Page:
I speak and write Bajan whenever I like, with the firm knowledge that my spoken and written English is very good. I paint in a very traditional way because I enjoy the process and the meticulous frame of mind it puts me in. I know the rules and when to ignore or incorporate them.
My problem with traditions comes when they restrict thought, and even worse, rip you off.
Tradition is just marketing in disguise.
Most of us make purchases blindly, because of the way it makes us feel. It’s not just the rush of having new stuff, it’s the sense of becoming a part of a tribe or a family – the sense of belonging.
When you’re a visual artist, you tend to cultivate your sense of belonging through your chosen medium, but beyond that, you place yourself at the end of the long line of artists, some of whom have become cultural titans.
Some of these names are trotted out to sell everything from chocolates to cars. The cultural capital wielded by the names of long-dead famous artists is immense, and if you want to think of yourself as using the same material as them, therefore being like them – belonging with them – then you’ll surely pay a premium for it.
Really, tradition for tradition’s sake is a huge money-waster.
For example, you can buy a party dress for a few pounds, but a wedding dress will set you back an awful lot, despite the fact that any dress you wear to your wedding is a wedding dress.
You can buy materials from a hardware store and knock up a “masterpiece” (another term redolent of unhelpful tradition, but that’s another story), but you can get fleeced in an art supply store and come away with little more than a sense of belonging in the club. That’s not to say that there aren’t many specialised artists’ materials that are worth their price, but too often there’s more than a hefty premium for the right branding.
How many products can you think of that have nothing to do with art, but bear the name of a famous artist? How often have you seen the Italian Renaissance referenced in aid of entirely inappropriate clobber, or French impressionists plastered across incongruous tat? Start in the museum or gallery shop, and end in the second hand car dealership.
The trouble with tradition is the appropriation of cultural highlights for commercial gain.
I found a masterpiece in the loo at work, for example. Duchamp was not the artist being referenced.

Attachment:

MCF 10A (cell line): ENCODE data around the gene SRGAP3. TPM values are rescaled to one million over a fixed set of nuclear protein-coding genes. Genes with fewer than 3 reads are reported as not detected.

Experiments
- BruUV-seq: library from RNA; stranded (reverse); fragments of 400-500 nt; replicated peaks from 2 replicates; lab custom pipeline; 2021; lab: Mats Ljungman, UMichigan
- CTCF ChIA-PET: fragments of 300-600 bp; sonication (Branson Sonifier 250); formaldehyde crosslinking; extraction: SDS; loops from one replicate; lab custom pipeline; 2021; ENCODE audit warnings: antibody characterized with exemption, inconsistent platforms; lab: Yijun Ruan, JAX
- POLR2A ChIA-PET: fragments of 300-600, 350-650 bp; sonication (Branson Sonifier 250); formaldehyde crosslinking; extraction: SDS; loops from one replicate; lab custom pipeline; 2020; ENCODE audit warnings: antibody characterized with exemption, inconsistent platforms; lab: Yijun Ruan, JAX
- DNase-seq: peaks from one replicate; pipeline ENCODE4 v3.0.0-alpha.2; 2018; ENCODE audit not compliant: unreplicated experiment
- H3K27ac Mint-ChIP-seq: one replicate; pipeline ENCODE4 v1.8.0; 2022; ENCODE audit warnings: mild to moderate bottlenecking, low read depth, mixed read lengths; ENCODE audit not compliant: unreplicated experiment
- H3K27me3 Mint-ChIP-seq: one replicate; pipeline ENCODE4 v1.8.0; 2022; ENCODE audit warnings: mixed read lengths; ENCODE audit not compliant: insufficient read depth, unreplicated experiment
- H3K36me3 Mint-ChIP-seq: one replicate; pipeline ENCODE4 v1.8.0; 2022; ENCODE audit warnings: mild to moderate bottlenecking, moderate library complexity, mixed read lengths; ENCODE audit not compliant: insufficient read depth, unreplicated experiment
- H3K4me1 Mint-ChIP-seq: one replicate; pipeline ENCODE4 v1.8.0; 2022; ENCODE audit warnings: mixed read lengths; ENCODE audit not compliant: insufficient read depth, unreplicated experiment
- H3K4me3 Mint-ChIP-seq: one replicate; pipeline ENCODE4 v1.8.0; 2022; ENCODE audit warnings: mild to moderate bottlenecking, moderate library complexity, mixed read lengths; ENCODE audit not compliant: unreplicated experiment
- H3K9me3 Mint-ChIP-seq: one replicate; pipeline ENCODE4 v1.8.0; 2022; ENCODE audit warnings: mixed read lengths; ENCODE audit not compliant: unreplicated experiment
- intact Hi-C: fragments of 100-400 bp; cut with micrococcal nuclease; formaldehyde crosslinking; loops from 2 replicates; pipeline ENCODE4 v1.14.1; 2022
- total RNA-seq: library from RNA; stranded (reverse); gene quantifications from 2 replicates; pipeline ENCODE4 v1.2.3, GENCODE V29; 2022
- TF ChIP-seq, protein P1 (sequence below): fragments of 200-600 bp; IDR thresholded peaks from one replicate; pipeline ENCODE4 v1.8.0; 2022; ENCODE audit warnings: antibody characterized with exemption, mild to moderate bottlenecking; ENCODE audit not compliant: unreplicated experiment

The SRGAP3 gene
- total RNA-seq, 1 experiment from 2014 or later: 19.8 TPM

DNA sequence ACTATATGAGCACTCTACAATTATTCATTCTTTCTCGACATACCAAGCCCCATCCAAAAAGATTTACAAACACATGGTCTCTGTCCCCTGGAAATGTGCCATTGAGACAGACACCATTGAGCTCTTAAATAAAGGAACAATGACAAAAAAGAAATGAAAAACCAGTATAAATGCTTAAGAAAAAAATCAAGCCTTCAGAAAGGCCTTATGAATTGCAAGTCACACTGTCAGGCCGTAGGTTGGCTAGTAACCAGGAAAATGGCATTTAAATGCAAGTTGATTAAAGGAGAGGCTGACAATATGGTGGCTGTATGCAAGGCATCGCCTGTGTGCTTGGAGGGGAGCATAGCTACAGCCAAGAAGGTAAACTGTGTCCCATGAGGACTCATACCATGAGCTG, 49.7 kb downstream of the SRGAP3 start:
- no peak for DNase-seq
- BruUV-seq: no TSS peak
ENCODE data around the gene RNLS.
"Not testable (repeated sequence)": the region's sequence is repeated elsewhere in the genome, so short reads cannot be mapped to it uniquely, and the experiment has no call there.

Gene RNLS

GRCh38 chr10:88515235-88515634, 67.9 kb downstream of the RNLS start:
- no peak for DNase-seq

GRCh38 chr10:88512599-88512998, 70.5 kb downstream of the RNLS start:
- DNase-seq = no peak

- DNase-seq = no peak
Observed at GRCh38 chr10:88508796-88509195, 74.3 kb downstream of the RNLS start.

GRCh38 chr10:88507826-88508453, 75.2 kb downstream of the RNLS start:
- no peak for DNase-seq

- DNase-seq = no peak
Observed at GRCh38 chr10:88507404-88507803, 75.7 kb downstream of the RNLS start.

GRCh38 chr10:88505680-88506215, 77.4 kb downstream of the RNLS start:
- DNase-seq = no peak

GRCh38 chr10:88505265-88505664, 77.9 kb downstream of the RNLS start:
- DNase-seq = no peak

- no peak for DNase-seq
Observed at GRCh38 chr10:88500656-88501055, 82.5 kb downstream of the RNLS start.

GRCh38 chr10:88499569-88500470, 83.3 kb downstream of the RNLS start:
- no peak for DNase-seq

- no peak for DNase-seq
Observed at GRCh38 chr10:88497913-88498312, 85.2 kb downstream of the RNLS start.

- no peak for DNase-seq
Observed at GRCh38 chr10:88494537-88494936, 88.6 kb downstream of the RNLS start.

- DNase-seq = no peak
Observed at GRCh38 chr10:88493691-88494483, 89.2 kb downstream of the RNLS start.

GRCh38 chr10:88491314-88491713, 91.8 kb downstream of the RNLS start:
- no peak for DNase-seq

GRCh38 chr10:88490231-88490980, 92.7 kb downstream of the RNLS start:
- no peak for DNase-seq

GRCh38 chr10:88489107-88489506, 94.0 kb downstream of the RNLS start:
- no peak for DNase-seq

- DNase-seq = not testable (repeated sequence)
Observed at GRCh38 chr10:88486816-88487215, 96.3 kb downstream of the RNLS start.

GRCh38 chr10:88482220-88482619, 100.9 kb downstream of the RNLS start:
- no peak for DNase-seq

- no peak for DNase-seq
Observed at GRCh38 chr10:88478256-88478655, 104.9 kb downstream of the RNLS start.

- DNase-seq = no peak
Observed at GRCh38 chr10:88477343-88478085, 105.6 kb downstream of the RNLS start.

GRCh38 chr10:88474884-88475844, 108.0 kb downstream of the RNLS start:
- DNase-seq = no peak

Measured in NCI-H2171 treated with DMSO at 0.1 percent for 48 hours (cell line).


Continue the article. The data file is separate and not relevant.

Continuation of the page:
Traditions are like a cozy duvet, but most of us who are able aim to get out of bed at some point during the day.
Tradition for its own sake is ancestor worship.
Personally, I don’t understand the appeal of doing things you don’t like and being with people you don’t like in places you don’t like because it’s traditional – that’s just doing things to keep dead people happy. Really, being overly dependent on received methods of working, thinking and acting is a sure way to be restricted, unhappy and broke.
I enjoy art and writing that understands its place in history, its influences and its roots. This doesn’t mean it has to be a pastiche; on the contrary, knowing where you’re starting from can help you to define where you want to land.
I was reminded of the inevitability of aging as I was happily bussin’ a wine to Arrow singing “Long Time”… although to be specific, it wasn’t so much the wining that was my undoing as the jumping up and down to the bit where he goes “oh oh, long time!”
I went from “oh oh” to “aye aye” when I came down and nearly dislocated my left knee. I had to style it out as I didn’t want my sudden infirmity to become apparent to anyone else in the house and was reduced to chipping for the rest of the song. And it’s a surprisingly long song.
Jump, skin out and wine up yuh body? More like jump, skin out and sit down.
Ah, for the days when I could hop around for the entire length of Preacher’s Jump And Wave – but one cannot remain 14 forever. I told my mother and aunt about my mishap via WhatsApp but I didn’t get a single “cuddear” for my pains, just nuff lols. I suppose they’ve been through it themselves, and to be fair, I did choose a fairly ancient song to make me catspraddle so I suppose it was funny.
Now, for anyone who moves away from home, there is a lot of comfort to be had in the soca from their childhood or young adulthood. We don’t like to let go. Krosfyah was part of my 90’s but Arrow was part of my 80’s, and the 80’s made some soca classics that keep hotel bands going up to now. So I was taking it way back… but this nostalgic trip became too literal.
The word ‘nostalgia’ comes from the greek words ‘nostos’, meaning ‘return home’, and ‘algos’, meaning ‘pain’. Hence, ‘homesickness’. I think I had my share of pain for my mental trip back to my youth, so from now on I might have to stick to listening to Gabby singing “Emmerton”.
I always end up crying, but at least I won’t be limping too.